"Claude Miller's finely layered screen adaptation of Ruth Rendell's novel 'Tree of Hands' is such an accomplished piece of filmmaking that it interweaves enough characters and themes to fill three movies...Although plenty of emotional fireworks detonate, 'Alias Betty' maintains a chilly composure while following its volatile characters around...At heart the movie is a deftly wrought suspense yarn whose richer shadings work as coloring rather than substance...'Alias Betty' ultimately rests on the slim shoulders of Ms. Kiberlain, whose Betty is deeply touching without a hint of sentimentality." --Stephen Holden, The New York Times

"In some respects, Mr. Miller's opus may seem too facile for some tastes. Still, Ms. Khiberlain, Ms. Garcia and Ms. Seigner brilliantly play the three mothers like a dissonant string trio on a single theme: the varied agonies of motherhood...Still, I remain suspicious of redemptive motherhood as a rebuke to 'extreme' feminism, and of the treatment with kid gloves of the film's token African character. It is all too easy." -- Andrew Sarris, The New York Observer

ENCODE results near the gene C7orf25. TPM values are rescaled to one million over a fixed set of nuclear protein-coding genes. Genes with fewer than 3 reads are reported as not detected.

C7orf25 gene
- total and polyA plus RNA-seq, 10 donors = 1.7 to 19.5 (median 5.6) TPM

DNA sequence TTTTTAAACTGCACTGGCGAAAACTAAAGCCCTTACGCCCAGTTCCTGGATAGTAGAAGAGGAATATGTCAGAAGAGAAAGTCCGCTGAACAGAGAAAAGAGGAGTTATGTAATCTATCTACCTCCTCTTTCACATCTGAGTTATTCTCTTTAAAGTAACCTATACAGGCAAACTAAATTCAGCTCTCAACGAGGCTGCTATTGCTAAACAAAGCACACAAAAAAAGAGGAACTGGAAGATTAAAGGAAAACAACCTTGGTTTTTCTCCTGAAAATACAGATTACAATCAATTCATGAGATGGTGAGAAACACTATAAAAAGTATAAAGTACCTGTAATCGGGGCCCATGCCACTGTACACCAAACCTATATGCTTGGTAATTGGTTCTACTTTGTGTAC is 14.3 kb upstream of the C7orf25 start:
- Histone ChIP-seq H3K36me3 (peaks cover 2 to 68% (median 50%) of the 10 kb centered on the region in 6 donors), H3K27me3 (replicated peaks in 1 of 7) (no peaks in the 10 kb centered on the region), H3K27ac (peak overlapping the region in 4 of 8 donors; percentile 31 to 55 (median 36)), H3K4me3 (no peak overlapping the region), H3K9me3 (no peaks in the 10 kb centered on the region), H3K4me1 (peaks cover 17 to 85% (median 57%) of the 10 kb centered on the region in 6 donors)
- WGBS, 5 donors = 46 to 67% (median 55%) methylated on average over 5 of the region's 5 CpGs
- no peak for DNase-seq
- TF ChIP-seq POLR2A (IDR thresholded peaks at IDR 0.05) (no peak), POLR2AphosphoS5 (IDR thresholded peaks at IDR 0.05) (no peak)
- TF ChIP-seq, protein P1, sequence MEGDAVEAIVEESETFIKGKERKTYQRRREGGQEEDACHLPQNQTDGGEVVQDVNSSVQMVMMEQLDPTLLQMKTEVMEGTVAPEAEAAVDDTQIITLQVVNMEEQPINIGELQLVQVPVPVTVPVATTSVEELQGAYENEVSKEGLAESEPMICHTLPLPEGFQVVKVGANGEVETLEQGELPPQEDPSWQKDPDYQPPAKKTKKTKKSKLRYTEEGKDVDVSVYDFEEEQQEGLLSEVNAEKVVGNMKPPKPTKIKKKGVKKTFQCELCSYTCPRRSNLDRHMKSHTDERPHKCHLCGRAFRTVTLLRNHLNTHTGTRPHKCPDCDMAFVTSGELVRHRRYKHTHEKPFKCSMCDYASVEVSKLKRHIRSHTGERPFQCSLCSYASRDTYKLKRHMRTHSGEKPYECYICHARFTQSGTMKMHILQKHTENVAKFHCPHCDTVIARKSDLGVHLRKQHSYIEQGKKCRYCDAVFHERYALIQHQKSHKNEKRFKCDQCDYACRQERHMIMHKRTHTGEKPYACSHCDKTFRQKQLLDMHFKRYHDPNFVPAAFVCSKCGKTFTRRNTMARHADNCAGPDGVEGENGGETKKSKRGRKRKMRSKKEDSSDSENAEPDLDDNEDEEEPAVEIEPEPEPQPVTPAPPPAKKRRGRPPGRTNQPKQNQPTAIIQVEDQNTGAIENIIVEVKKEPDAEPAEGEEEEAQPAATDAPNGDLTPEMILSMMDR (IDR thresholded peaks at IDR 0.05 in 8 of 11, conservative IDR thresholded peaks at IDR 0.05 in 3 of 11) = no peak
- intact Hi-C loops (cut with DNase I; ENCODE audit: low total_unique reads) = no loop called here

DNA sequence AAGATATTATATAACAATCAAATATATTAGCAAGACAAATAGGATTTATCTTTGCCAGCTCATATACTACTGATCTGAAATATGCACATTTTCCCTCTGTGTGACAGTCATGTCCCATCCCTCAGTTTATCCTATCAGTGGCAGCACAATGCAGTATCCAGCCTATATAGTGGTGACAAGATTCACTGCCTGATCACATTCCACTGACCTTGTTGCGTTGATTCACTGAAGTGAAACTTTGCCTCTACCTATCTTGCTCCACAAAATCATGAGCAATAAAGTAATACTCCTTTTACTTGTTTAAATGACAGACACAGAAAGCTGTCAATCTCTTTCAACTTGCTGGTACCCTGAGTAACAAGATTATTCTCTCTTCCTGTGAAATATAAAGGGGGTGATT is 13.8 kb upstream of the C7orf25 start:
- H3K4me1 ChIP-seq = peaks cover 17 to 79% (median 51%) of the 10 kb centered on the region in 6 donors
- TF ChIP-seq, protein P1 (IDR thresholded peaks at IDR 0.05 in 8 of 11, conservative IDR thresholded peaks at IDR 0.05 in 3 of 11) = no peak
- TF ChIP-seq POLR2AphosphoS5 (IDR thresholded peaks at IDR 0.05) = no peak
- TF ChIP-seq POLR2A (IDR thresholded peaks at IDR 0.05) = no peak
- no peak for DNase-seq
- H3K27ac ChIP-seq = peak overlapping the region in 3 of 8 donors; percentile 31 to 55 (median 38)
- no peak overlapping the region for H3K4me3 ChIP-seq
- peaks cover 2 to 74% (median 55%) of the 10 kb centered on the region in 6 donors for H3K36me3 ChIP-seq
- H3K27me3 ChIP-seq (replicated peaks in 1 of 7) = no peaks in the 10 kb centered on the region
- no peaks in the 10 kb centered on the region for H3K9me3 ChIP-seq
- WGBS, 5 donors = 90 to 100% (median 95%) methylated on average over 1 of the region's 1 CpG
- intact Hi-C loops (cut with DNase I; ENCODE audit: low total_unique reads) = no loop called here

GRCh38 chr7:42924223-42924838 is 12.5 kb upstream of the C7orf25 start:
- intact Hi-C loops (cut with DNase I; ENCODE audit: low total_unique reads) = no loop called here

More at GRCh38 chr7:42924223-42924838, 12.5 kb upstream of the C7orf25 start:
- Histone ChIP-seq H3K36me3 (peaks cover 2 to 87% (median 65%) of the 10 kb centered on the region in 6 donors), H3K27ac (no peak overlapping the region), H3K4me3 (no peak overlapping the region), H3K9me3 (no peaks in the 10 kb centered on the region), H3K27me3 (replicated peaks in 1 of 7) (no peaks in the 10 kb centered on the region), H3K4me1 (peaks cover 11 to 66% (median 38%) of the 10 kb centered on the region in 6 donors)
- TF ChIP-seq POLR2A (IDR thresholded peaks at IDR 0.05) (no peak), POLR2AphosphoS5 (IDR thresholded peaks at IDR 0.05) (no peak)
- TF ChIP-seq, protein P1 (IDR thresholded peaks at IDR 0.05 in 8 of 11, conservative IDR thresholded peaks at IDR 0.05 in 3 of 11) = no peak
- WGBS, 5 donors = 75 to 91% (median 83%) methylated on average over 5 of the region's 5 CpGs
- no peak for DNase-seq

"Miller is known as a gifted director of actresses, and the leading ladies here do not disappoint. Betty, Margot, and Carole may represent radically different styles of motherhood, but they're also sympathetic (even if batty or violent) and marvelously vivid. Infusing Rendell's intrigue with warmth and humor, Miller makes the film's sometimes mechanical and giddy narrative into something grander--a meditation on maternity as a form of inspired madness." -- Leslie Camhi, The Village Voice

"'Alias Betty' works as a decent urban thriller. And, on a different level entirely, it's about just why right is right, wrong is wrong, right might be wrong and wrong might be right. And what it all implies about playing dice with the universe." -- John Anderson, Newsday

"...Claude Miller takes that basic story and weaves it together with stories about the kidnapped boy's mother and other characters and comes up with a stylish thriller...Despite a contrived ending that brings together all the film's characters, 'Alias Betty' is inventive filmmaking." -- V.A. Musetto, The New York Post